The chairman of the Federal Communications Commission said the Commission is working to expand broadband Internet capability in rural America.
Ajit Pai attended a roundtable discussion in Bismarck on that subject. He said the FCC is working to target parts of the country that do not yet have broadband.
"In rural America, there are some gaps," Pai said in an interview with reporters. "We call that the 'Digital Gap.' I want to make sure every American, especially those in rural areas, has access to digital platforms."
In North Dakota, more than 96 percent of the geographical area is served by locally owned companies, according to Broadband Association of North Dakota Executive Vice-President David Crothers. The group is made up of cooperatives and small commercial telecom companies.
"What that means for investment, and for North Dakotans able to access the latest, fastest and greatest services is almost incalculable," Crothers said.
But Crothers said there are still some areas of North Dakota without available broadband – places along the Red River Valley and in central North Dakota.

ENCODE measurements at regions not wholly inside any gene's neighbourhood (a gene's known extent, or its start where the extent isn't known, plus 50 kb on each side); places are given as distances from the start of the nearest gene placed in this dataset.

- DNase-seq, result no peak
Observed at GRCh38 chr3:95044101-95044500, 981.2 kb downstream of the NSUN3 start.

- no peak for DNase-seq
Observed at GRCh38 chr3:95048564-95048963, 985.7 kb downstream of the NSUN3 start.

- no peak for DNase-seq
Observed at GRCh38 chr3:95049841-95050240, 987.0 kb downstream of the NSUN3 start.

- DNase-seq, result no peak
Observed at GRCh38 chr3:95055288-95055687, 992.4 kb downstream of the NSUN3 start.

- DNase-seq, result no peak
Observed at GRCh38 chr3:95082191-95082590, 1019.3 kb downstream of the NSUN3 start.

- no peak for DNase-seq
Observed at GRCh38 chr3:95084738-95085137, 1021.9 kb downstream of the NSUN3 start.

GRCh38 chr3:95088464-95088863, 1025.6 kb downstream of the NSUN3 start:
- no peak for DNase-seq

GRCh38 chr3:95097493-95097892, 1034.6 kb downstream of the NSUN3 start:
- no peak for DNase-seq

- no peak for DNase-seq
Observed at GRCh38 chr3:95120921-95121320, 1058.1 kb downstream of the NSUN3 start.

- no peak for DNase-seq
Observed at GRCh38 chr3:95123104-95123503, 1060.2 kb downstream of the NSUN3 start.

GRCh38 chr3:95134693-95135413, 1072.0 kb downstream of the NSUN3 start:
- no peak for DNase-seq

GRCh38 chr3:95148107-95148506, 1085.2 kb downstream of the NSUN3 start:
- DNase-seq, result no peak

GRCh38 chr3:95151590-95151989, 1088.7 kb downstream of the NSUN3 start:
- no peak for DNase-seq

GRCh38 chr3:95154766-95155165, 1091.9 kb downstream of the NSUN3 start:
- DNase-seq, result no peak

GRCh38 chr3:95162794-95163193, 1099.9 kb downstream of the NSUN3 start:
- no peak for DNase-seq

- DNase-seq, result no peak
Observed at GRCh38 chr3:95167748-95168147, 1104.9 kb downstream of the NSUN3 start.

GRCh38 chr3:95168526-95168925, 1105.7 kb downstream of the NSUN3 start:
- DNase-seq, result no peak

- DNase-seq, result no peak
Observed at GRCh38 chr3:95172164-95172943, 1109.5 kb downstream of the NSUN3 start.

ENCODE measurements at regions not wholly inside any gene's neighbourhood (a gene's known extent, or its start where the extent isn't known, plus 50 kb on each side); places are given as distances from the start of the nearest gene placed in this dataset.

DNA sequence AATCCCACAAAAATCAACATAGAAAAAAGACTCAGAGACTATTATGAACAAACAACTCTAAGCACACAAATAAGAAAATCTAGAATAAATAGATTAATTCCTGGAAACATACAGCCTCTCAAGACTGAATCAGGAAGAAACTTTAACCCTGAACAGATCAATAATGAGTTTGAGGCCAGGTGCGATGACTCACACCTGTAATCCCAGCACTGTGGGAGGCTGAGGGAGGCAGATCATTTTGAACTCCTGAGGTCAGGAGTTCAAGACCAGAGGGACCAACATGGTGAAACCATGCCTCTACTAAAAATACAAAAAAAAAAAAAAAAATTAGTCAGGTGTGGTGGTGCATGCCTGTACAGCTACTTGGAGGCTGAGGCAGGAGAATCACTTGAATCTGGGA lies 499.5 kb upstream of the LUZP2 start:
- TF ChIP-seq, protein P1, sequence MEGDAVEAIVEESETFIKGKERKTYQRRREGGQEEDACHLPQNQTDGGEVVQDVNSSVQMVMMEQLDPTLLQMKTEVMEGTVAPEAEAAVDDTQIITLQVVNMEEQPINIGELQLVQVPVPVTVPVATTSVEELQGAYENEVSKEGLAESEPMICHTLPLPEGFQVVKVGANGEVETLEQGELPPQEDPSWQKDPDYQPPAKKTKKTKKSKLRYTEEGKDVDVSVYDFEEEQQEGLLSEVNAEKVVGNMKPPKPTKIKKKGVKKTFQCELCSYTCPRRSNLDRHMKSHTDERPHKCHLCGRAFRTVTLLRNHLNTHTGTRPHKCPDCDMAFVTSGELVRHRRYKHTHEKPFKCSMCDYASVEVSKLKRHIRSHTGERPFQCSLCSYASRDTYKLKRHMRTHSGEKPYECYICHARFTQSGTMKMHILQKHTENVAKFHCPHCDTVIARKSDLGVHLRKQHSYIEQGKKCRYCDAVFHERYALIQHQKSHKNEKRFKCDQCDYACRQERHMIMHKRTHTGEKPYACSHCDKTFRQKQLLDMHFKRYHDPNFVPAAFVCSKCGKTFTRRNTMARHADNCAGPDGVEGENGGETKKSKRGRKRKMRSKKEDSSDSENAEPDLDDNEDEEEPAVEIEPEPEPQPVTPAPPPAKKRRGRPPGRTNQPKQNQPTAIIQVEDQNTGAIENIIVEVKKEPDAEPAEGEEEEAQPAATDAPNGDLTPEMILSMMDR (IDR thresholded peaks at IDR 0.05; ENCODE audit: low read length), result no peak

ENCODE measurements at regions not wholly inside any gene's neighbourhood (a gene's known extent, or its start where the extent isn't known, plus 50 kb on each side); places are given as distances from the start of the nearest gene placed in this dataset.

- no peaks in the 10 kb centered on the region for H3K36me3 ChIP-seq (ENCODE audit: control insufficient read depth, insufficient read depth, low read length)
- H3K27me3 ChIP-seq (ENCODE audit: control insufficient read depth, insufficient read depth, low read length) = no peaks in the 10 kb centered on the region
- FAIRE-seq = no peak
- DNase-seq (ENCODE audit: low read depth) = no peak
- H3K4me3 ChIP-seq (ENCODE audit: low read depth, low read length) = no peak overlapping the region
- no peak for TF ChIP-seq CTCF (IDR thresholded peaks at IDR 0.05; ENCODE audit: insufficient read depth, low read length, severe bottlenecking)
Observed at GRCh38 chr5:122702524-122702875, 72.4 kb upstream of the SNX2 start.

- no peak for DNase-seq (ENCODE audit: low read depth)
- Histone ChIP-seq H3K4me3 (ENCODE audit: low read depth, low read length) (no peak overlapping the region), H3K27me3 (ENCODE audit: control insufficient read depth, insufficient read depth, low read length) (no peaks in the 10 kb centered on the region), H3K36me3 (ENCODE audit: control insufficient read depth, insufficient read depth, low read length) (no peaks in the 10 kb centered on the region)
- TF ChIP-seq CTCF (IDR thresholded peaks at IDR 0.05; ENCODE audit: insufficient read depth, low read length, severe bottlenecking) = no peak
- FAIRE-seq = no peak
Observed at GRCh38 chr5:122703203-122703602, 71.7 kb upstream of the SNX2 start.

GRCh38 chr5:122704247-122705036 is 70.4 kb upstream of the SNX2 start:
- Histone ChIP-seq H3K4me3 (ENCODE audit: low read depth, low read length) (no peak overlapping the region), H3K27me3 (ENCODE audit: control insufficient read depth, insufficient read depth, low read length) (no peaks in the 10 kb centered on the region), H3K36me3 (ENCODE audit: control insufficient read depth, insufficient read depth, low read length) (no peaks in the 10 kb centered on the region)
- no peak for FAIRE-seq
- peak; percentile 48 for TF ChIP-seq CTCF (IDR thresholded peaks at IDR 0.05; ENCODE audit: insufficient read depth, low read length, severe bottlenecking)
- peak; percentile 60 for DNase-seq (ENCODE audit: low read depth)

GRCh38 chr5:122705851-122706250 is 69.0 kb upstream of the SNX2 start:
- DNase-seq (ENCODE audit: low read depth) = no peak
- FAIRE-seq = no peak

"Where we are not the incumbent provider, we are more than willing to go in and bring those same services to those customers that we have in our own territories," Crothers said. "We need that recognition by Washington, DC that they deserve that same service."
Pai said the demand for higher-speed Internet service is growing by leaps and bounds.
"It's very much like Kevin Costner's character in the movie 'Field of Dreams,' Pai said. "'If you build it, they will come.' If you build it, more and better services will come to take advantage of it."
Pai says the $10 billion Universal Service Fund is being targeted towards unserved areas. And he said there are changes forthcoming to make it easier for private companies to build the Internet infrastructure.